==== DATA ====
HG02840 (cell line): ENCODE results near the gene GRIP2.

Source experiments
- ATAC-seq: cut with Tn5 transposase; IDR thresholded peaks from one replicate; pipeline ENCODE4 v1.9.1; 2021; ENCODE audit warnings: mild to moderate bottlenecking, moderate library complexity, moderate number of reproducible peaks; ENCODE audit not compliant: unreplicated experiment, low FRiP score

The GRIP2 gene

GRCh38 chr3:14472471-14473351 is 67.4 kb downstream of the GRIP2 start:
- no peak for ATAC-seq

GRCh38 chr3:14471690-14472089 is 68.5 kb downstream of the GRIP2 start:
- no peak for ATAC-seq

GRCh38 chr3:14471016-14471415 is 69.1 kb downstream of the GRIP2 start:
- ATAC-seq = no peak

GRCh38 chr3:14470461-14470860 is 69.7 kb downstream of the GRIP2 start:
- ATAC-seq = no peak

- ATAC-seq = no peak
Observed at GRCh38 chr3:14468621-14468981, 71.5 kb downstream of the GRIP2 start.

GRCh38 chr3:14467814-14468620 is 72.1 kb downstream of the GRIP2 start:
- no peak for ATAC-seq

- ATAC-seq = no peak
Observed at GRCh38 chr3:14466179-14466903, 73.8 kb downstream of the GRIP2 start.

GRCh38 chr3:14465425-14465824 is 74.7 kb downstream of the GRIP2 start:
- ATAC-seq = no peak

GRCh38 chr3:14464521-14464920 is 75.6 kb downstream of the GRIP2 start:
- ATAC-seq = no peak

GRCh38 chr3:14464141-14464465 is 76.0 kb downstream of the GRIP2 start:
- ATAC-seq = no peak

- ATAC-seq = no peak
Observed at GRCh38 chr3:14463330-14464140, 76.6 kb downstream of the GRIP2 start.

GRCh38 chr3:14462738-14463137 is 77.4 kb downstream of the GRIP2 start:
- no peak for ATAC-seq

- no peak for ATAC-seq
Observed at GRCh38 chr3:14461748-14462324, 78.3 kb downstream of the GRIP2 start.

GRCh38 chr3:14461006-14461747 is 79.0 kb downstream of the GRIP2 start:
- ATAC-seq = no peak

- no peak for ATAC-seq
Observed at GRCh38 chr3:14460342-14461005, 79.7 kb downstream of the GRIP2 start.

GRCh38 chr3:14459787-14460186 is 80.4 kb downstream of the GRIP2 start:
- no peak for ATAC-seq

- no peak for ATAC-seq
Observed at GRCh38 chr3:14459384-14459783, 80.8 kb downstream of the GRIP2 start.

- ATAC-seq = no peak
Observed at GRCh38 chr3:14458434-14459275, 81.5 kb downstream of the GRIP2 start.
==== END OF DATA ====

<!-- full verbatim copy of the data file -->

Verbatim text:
HG02840 (cell line): ENCODE results near the gene GRIP2.

Source experiments
- ATAC-seq: cut with Tn5 transposase; IDR thresholded peaks from one replicate; pipeline ENCODE4 v1.9.1; 2021; ENCODE audit warnings: mild to moderate bottlenecking, moderate library complexity, moderate number of reproducible peaks; ENCODE audit not compliant: unreplicated experiment, low FRiP score

The GRIP2 gene

GRCh38 chr3:14472471-14473351 is 67.4 kb downstream of the GRIP2 start:
- no peak for ATAC-seq

GRCh38 chr3:14471690-14472089 is 68.5 kb downstream of the GRIP2 start:
- no peak for ATAC-seq

GRCh38 chr3:14471016-14471415 is 69.1 kb downstream of the GRIP2 start:
- ATAC-seq = no peak

GRCh38 chr3:14470461-14470860 is 69.7 kb downstream of the GRIP2 start:
- ATAC-seq = no peak

- ATAC-seq = no peak
Observed at GRCh38 chr3:14468621-14468981, 71.5 kb downstream of the GRIP2 start.

GRCh38 chr3:14467814-14468620 is 72.1 kb downstream of the GRIP2 start:
- no peak for ATAC-seq

- ATAC-seq = no peak
Observed at GRCh38 chr3:14466179-14466903, 73.8 kb downstream of the GRIP2 start.

GRCh38 chr3:14465425-14465824 is 74.7 kb downstream of the GRIP2 start:
- ATAC-seq = no peak

GRCh38 chr3:14464521-14464920 is 75.6 kb downstream of the GRIP2 start:
- ATAC-seq = no peak

GRCh38 chr3:14464141-14464465 is 76.0 kb downstream of the GRIP2 start:
- ATAC-seq = no peak

- ATAC-seq = no peak
Observed at GRCh38 chr3:14463330-14464140, 76.6 kb downstream of the GRIP2 start.

GRCh38 chr3:14462738-14463137 is 77.4 kb downstream of the GRIP2 start:
- no peak for ATAC-seq

- no peak for ATAC-seq
Observed at GRCh38 chr3:14461748-14462324, 78.3 kb downstream of the GRIP2 start.

GRCh38 chr3:14461006-14461747 is 79.0 kb downstream of the GRIP2 start:
- ATAC-seq = no peak

- no peak for ATAC-seq
Observed at GRCh38 chr3:14460342-14461005, 79.7 kb downstream of the GRIP2 start.

GRCh38 chr3:14459787-14460186 is 80.4 kb downstream of the GRIP2 start:
- no peak for ATAC-seq

- no peak for ATAC-seq
Observed at GRCh38 chr3:14459384-14459783, 80.8 kb downstream of the GRIP2 start.

- ATAC-seq = no peak
Observed at GRCh38 chr3:14458434-14459275, 81.5 kb downstream of the GRIP2 start.